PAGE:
In most cases, you’re unlikely to successfully run two antivirus programs simultaneously on a single computer. Users may be tempted to use what some view as “dual protection.” However, there are good reasons why trying to operate two different antivirus products will normally cause difficulties.
In this article, we’ll talk about why you should reconsider running multiple antivirus programs.
Along the way, we’ll answer the following questions:
We’ll start with the obvious question: can you have more than one antivirus program running?
The short answer is yes you can, but you definitely shouldn’t run them at the same time.
For effective antivirus detection against computer viruses, worms, Trojan viruses, and more, the antivirus software has to be allowed to penetrate to a suitable level within the computer. This means the software dives down into the system core, known as the kernel.
The antivirus product does this to intercept system events deep within the computer. The intercepted data is then passed to the antivirus engine for analysis. As a result, the antivirus scanner can scan intercepted files, network packets, and other critical data.
If two antivirus programs are running on a single computer, they will each try to install interceptors into the same part of the system kernel. This is likely to result in conflicts between the antivirus monitors—probably with one of the following consequences:
The above is just one situation you could expect if you try to run multiple antiviruses.
Let’s explore some common scenarios that result from running multiple antivirus programs.
Antivirus software works a lot like the malware it aims to fight, which is a red flag for any other active antivirus.
The scenario: Malware tends to root itself deep to make fundamental changes to your system files. Also, it tries to spread its corruption so it cannot be easily found and removed.
Antivirus programs know their enemy well enough to spot these suspicious behaviors. It tends to flag non-standard programs that operate with high-level permissions in your system.
For total security, your antivirus software uses high-level permissions to modify suspicious data. It usually cripples flagged data and moves it to an isolated location to keep you safe.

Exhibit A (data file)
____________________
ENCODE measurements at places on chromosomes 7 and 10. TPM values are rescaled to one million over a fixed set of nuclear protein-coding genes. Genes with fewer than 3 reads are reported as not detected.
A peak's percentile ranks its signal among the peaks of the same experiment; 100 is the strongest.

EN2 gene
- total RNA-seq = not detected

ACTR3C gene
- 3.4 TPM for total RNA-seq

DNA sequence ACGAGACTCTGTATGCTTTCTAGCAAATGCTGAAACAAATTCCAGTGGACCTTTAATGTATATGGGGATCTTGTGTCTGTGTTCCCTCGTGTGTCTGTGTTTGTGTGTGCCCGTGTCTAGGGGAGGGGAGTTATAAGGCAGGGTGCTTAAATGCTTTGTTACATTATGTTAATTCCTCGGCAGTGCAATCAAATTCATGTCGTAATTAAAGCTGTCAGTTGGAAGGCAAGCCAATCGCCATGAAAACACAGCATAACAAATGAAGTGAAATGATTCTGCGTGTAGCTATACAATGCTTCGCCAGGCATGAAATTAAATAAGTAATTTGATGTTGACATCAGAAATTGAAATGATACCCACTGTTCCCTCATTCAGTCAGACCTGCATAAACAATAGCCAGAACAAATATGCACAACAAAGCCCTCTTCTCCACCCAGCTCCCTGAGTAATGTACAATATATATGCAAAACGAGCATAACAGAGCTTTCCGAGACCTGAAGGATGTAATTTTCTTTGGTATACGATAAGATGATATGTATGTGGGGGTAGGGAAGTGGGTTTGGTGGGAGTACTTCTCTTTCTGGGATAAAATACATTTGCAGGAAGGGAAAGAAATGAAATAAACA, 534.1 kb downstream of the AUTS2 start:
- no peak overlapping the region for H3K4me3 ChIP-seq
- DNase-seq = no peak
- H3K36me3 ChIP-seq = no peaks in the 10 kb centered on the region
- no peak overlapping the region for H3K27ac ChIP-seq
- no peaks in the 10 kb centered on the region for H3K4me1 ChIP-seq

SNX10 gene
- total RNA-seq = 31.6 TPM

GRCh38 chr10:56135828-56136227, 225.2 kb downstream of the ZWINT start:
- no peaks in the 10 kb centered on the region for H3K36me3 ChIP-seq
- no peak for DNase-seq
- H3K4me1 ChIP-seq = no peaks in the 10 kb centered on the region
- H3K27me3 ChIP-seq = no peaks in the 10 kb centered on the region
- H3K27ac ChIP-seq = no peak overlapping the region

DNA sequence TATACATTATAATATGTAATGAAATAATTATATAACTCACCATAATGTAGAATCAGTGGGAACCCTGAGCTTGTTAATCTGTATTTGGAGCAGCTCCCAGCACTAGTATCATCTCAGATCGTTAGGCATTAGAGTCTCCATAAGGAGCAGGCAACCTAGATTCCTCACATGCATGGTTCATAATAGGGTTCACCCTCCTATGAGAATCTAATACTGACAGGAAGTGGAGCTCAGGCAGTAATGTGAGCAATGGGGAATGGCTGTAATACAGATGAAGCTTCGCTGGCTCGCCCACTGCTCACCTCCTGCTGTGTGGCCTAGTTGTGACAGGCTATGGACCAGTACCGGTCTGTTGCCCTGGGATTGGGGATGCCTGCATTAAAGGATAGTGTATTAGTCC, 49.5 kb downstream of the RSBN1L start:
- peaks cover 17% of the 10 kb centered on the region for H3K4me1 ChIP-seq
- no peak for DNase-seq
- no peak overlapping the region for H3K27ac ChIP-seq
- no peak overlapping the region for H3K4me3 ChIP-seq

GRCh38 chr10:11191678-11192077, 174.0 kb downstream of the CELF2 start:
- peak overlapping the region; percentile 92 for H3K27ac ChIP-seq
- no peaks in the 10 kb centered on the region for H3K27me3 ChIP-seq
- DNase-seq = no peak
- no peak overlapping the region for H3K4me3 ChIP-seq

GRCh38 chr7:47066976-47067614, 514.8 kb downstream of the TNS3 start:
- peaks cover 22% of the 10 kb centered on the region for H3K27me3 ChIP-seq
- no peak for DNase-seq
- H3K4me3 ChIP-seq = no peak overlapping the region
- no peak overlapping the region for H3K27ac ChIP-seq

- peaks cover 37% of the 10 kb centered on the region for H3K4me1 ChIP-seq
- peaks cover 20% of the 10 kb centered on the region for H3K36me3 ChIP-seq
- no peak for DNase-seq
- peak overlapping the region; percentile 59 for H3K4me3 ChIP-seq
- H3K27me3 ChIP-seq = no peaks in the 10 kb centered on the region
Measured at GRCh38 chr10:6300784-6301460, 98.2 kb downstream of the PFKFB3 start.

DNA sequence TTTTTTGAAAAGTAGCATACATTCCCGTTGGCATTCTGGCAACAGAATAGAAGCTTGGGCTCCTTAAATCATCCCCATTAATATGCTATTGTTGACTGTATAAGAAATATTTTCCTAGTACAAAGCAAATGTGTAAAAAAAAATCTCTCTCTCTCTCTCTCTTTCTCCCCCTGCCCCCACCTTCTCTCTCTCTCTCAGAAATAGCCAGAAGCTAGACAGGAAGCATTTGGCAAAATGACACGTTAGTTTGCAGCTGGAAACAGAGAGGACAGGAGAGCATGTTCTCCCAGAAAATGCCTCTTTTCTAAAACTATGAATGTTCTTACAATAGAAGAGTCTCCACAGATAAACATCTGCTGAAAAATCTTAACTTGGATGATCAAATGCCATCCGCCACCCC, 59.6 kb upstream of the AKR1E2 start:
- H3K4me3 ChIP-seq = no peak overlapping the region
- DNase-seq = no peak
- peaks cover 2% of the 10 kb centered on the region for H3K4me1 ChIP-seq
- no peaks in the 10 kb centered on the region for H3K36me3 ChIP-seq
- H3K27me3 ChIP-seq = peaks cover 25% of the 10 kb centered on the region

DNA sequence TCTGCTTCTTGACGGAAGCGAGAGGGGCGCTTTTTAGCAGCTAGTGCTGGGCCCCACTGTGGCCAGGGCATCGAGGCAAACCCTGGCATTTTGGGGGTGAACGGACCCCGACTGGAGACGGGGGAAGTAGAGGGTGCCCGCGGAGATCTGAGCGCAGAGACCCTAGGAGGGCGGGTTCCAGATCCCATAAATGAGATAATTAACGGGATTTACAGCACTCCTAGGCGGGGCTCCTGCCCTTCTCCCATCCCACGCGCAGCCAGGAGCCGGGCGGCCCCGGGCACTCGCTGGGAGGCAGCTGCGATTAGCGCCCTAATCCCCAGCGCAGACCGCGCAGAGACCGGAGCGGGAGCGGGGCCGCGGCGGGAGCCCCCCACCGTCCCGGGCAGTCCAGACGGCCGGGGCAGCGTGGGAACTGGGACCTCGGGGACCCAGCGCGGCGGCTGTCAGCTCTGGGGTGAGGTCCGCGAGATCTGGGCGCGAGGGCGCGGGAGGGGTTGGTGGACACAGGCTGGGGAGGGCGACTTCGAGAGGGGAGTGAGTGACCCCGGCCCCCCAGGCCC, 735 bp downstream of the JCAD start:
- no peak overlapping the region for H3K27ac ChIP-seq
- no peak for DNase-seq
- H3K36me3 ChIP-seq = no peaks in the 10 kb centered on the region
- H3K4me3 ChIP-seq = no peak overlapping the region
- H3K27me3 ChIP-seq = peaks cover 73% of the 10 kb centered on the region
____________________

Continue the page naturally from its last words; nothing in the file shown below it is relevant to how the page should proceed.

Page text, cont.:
So, behaviors shown by antivirus can easily be seen as a threat to another antivirus program.
The result: Simultaneously active antivirus software might do their best to stop each other. The back-and-forth blocking could cause you to be exposed to incoming threats with no protection.
If they don’t destroy each other, dual antivirus programs might play tug-of-war over malware.
The scenario: Imagine that a possible threat has entered your device. With a single antivirus, you’d see the system label and disable this file. Then the program would appropriately quarantine it.
Another antivirus could rediscover the threat attempt to handle it again. The threat is already disarmed in a hidden quarantine location, but a second program would claim the file is still present.
It might just give false alerts, but other cases could see the threat be moved to a new quarantine location. As the file bounces between both software, you’ll have a hard time knowing exactly where to follow-up for removal.
The result: By introducing a second antivirus, you’ve created a redundant cycle that’s a minor annoyance at best. At worst, it could be too distracted to handle other dangers to your device.
In addition, this interference might also trigger in-fighting between the antivirus programs.
So once again, your computer or mobile security will be weaker in the process.
You may also be wondering: will running more than one antivirus program slow my computer?
Probably. Running multiple antivirus programs can consume your resources significantly.